Occasionally, this backfired. I had one employee who was stupid enough to leave the sound on his machine turned up. Every time he got an incoming IM, I heard it. It was grating. I might have ignored it, except that there were other problems, as well.
I had a difficult time getting in contact with this employee. When he was out in the field testing a product for a review, he would not answer text messages or emails, and often missed phone calls. For the most part, his submissions were timely and the quality of his work wasn’t bad, but he had created a perception problem in our relationship that was impossible to overcome.
I felt like his friends and family had no trouble contacting him on work time, but I couldn’t seem to reach him. Whether or not this was as bad as I thought, just the fact that I noticed the constant influx of IMs, while I had trouble getting hold of him, made me frustrated.
I started getting more annoyed at the other ways he was stretching the bounds of my relaxed oversight. Instead of positive praise, I started giving him ultimatums. I wanted him in the office on time. I wanted a response to emails or phone messages within a certain time period. My deadlines grew more strict. I’m not someone who gives ultimatums and then does not follow through. Eventually, I fired this employee.
Was his work so bad that he deserved to be fired? Well, it wasn’t good enough that I thought it was worth overlooking all of the other problems we had. But in retrospect, it was probably more of a perception issue than a performance problem.
If you are a stellar employee who performs beyond all expectations, I doubt your employer would have any problem with your Facebook activities (within reason, of course). If you give your boss the impression that you are attentive and present during work hours, and that your primary concern during your work day is the welfare of the company, IM chatting and the occasional phone call would never be a problem.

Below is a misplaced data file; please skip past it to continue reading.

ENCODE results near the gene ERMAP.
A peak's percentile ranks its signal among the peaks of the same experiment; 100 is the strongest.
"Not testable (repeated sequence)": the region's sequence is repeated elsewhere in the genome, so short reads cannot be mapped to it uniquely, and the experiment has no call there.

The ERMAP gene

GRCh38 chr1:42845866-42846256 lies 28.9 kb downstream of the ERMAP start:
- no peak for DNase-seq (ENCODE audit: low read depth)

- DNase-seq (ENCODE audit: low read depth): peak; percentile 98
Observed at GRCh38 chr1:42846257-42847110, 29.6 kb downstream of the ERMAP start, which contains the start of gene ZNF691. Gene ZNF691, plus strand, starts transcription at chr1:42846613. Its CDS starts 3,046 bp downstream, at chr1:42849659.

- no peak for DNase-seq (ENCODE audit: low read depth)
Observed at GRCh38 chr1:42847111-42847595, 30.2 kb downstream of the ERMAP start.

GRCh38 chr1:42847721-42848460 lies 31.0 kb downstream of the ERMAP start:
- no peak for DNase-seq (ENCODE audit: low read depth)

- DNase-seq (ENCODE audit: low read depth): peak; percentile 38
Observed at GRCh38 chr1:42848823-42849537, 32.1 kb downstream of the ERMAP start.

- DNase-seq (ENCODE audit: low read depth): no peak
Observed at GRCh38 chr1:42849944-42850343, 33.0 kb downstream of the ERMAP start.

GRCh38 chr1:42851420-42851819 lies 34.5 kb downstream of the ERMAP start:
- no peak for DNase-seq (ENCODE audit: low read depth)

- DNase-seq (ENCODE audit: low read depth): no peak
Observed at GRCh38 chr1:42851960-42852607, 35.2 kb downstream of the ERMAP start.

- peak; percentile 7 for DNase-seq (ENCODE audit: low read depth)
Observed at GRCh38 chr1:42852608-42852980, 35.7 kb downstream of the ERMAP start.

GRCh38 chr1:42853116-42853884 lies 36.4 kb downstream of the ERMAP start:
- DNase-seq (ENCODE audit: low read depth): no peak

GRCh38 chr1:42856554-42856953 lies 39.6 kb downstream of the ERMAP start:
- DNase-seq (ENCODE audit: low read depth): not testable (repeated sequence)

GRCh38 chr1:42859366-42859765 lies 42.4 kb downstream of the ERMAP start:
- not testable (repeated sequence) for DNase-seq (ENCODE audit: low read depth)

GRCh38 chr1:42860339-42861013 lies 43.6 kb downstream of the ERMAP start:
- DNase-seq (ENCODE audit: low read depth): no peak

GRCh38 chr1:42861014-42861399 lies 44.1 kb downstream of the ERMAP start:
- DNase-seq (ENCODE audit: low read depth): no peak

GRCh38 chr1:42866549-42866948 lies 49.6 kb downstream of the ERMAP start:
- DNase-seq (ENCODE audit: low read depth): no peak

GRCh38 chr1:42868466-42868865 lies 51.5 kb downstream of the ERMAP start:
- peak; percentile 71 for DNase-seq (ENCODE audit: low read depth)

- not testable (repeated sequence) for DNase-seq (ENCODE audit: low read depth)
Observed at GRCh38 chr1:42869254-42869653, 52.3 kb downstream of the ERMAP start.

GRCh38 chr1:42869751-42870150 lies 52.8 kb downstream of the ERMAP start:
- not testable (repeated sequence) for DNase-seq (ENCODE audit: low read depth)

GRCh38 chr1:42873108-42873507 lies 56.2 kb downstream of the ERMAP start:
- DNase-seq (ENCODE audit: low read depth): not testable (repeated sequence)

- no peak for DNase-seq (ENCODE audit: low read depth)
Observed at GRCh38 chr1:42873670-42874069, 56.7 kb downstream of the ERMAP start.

The same is true on the other side of this equation. Even after the trouble I had with this employee, and similar trouble with others, I still kept my laissez-faire philosophy. I’m not my employees’ parent or guardian, nor am I their school teacher or camp counselor. I am their boss, and my job is to help the employee achieve the company’s goals to keep us profitable and growing.
I’m not going to be so naïve to think that my employees must be productive for 8 hours straight in a work day. There needs to be breaks. Sometimes a few minutes spent on Facebook or Twitter helps fight fatigue and refreshes an employee’s mind. Sometimes checking in with a friend or loved one keeps the employee from feeling isolated and lonely. I know that it works for me, as a worker. But I also know when to close the right tabs in my browser, to log out of Facebook and leave Twitter alone for a while.
Mostly, though, I know that while it can be difficult to be exceedingly productive, it is even more difficult to fight the negative perceptions that come from disengagement at work. If you’re going to spend part of your work day, part of the hours for which you are being paid by your company, doing your own personal thing, you need to build confidence in your employer that overall you are more than worth the company’s money and time. If you wait until your boss has to crack down and start issuing ultimatums, chances are it’s already too late.